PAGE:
December 25, 2012
October 30, 2012
More Halloween photos on Michigan in Pictures.
September 3, 2012
Right now thousands of people are participating in the Mackinac Bridge Walk, an Michigan tradition that began on Labor Day of 1958 and has continued every year since then. While just 68 people made that first walk, it now averages over 50,000 people. You can tune in for some shots from the Mackinac Bridge Cam and see one from this morning on the Michigan in Pictures Facebook.
If you’d like a little Labor Day reading, I heartily recommend How Labor Won Its Day from the Detroit News Rearview Mirror.
Much (much) more about the Mackinac Bridge on Michigan in Pictures!
May 12, 2012
“A startled or surprised look from one of you when I spoke sharply rebuked me more than any words could have done, and the love, respect, and confidence of my children was the sweetest reward I could receive for my efforts to be the woman I would have them copy.”
~Little Women, Louisa May Alcott, 1868
Lynn posted this quotation with her photo a few years back. A great sentiment, and a very happy Mother’s Day to all you Michigan moms.
April 27, 2012
Highland Park Junior High School students plant trees, 1930, courtesy Walter P. Reuther Library, Wayne State University
We plant trees not for ourselves, but for future generations.”
The Michigan Arbor Day Alliance explains that the first Arbor Day was celebrated in Nebraska on April 10, 1872. It was the brainchild of pioneer & journalist J. Sterling Morton to help restore plains that had been cleared for building materials, fuel and farming. Nebraskans planted over 1 million trees on that first Arbor Day, and Arbor Day became a legal holiday in Nebraska in 1885. Morton’s birthday of April 22 was selected as its observance and the holiday soon spread to other states.
Today, the most common date of state observance for Arbor Day is the last Friday in April, and several U.S. presidents have proclaimed a national Arbor Day on that Friday.
J. Sterling Morton’s love for trees came from his life in Michigan. Morton’s family lived in Detroit and he attended public school in Monroe, then later Albion College (Class of 1850) and the University of Michigan (Class of 1854). Morton missed the array of vibrant green trees he grew up with in Michigan and continued to plant them throughout his life.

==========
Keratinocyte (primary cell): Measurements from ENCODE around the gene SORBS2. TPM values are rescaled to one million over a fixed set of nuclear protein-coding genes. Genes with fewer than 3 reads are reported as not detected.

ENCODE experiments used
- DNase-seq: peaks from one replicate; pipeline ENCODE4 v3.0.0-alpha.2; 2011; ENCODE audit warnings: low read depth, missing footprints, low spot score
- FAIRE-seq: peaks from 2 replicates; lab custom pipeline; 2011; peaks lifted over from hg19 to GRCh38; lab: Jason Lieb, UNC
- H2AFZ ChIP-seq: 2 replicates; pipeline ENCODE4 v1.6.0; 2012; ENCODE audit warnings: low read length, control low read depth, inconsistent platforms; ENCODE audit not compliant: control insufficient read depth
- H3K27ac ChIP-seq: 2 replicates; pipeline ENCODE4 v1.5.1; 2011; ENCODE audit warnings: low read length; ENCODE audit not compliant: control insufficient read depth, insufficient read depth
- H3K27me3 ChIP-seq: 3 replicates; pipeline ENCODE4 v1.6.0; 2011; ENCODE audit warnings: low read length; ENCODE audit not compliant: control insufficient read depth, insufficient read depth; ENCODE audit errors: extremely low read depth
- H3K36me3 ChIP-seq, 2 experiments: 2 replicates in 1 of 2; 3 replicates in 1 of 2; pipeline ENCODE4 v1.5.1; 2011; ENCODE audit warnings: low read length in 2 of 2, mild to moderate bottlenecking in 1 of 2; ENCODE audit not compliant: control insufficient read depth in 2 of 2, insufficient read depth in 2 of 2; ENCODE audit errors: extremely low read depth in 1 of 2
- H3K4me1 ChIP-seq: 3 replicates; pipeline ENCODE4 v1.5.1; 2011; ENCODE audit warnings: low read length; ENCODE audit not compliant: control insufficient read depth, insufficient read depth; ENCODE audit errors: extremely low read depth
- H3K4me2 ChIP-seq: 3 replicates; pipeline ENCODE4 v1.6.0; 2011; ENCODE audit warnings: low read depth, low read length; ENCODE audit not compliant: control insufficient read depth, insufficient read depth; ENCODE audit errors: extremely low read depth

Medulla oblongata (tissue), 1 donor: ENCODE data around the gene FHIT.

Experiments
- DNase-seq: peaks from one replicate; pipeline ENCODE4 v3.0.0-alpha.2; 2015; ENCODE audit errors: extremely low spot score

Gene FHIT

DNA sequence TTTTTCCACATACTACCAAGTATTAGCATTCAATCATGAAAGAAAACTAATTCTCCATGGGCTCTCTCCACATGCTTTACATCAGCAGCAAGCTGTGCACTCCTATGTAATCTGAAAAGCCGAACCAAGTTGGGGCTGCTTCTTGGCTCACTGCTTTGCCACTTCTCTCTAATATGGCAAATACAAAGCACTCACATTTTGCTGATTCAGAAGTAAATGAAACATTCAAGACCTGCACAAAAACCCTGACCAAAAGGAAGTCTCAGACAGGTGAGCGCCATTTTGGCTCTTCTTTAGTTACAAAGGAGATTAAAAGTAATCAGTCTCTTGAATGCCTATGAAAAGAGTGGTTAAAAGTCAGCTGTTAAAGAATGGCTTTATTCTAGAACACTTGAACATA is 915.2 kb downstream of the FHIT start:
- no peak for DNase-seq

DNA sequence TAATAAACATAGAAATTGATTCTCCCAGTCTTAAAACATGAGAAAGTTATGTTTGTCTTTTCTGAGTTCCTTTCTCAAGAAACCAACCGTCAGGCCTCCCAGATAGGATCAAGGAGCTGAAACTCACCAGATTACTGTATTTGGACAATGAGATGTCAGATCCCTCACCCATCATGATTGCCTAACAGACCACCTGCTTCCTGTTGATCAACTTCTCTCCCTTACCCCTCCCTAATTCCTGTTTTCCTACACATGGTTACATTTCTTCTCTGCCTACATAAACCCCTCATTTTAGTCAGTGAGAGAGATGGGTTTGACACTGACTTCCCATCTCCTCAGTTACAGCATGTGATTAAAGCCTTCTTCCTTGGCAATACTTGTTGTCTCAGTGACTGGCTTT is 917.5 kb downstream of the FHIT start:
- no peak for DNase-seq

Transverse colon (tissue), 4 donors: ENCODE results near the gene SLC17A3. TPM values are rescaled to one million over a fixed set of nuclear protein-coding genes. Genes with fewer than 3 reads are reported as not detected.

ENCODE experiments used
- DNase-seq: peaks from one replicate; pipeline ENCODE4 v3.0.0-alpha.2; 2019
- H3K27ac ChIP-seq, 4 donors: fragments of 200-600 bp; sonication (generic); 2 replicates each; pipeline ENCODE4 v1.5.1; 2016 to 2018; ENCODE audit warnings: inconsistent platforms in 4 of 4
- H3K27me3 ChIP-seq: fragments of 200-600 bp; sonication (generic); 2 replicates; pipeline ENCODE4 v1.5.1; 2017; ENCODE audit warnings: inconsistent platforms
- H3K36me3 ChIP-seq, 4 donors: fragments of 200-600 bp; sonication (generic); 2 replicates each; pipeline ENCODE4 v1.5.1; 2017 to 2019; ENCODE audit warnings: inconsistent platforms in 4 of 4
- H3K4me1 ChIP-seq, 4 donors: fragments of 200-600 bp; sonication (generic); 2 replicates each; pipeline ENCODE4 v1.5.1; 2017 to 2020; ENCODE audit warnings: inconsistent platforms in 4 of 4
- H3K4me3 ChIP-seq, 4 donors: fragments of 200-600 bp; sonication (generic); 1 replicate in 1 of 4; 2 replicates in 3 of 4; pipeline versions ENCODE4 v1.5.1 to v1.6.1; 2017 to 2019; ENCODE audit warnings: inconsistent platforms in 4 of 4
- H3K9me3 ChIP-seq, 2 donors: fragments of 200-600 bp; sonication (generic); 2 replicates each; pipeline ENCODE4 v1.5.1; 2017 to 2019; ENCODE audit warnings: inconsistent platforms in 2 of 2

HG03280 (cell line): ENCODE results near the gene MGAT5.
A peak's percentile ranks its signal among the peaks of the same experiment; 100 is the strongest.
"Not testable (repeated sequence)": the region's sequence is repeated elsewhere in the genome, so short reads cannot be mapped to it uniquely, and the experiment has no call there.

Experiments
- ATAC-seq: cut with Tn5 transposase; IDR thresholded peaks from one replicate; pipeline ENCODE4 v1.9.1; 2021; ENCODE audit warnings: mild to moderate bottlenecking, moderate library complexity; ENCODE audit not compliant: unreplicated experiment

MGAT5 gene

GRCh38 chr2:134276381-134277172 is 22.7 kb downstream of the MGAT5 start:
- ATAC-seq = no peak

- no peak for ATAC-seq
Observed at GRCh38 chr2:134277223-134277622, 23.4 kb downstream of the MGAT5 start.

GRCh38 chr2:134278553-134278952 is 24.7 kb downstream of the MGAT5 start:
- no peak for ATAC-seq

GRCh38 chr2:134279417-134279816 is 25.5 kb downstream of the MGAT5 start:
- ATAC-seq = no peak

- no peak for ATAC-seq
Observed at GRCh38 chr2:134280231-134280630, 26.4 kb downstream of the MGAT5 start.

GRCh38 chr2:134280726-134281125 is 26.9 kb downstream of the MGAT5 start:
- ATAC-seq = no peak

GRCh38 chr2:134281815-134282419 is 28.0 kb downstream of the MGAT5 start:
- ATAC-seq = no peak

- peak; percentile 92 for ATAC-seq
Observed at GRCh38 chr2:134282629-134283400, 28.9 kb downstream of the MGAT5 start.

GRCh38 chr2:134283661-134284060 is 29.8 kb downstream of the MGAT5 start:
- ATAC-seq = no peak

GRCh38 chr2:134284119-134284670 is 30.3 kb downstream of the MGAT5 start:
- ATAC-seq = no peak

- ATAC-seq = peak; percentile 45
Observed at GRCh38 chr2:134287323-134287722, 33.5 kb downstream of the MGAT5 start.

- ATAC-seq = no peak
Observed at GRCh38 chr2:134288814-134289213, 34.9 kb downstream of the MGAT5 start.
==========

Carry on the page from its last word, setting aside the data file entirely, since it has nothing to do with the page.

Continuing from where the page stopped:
…In 1885, the Michigan Legislature resolved “that the Governor is hereby requested to call the attention of the people of the state to the importance of planting trees for ornament and by naming a day upon which the work shall be given special attention to be known as Arbor Day.”
Until 1965, the Upper and Lower Peninsula had separate Arbor Days in the spring because of the difference in weather conditions for tree planting. Governor George Romney proclaimed an Arbor Week for the last week in April 1966. In his proclamation, Governor Romney broke with the traditional one day, “Because of the increased interest in and the importance of the statewide ‘Keep Michigan Beautiful’ program, one or two days do not afford enough time and opportunity for a full and proper observance of Arbor Day.”
“It is well that we bring attention to our trees and the need to continue to plant them about our homes, our places of business, our industries, our schools, our highways, and throughout the landscape so that their majesty will reflect our appreciation of the grandeur of nature and further the culture and economy of our state.”
Each year the Governor and Michigan Legislature proclaim the last week in April as Arbor Week and Arbor Day as the last Friday of that week.
The photo above is from a great article about reforestation efforts in Michigan from Seeking Michigan.
April 21, 2012
- On the topic of history, here’s a great feature about Earth Day at Albion College that includes a segment on “Trash Wednesday” introduced by none other than Walter Cronkite.
- The Michigan Green Living Festival in Rochester takes place April 22-24, 2012 and is is one of the largest green/wellness events on the planet, bringing together tens of thousands of people eager to learn about healthy living and seeking earth-friendly products, services and programs. (Facebook)
- The state of Michigan has a list of Earth Day events by region. Also here’s the winners of the Michigan K-5 Earth Day poster contest.
- The Flint Journal has 7 easy tips to make a difference for the environment including buying local, organic produce and planting native Michigan plants. Speaking of ways to make a difference, here’s some tips for saving green by going green in Northern Michigan. mLive also has an Earth Day poll.
- From Scientific American here’s news that Michigan Tech grads will be wearing caps & gowns made from recycled plastic water bottles. (it takes 27 bottles for one gown)
- There’s some Earth Day features on Absolute Michigan.
- Here’s a slideshow of Earth Day photos from the Absolute Michigan pool and also all Michigan Earth Day photos.
March 17, 2012
May your blessings outnumber the shamrocks that grow,
And may trouble avoid you wherever you go.
Happy St. Patrick’s Day everyone! Detroit had their parade last weekend but there are events on tap today and tomorrow in Bay City, Clare, Flint, Kalamazoo, Grand Ledge, Saugatuck, Traverse City and Muskegon.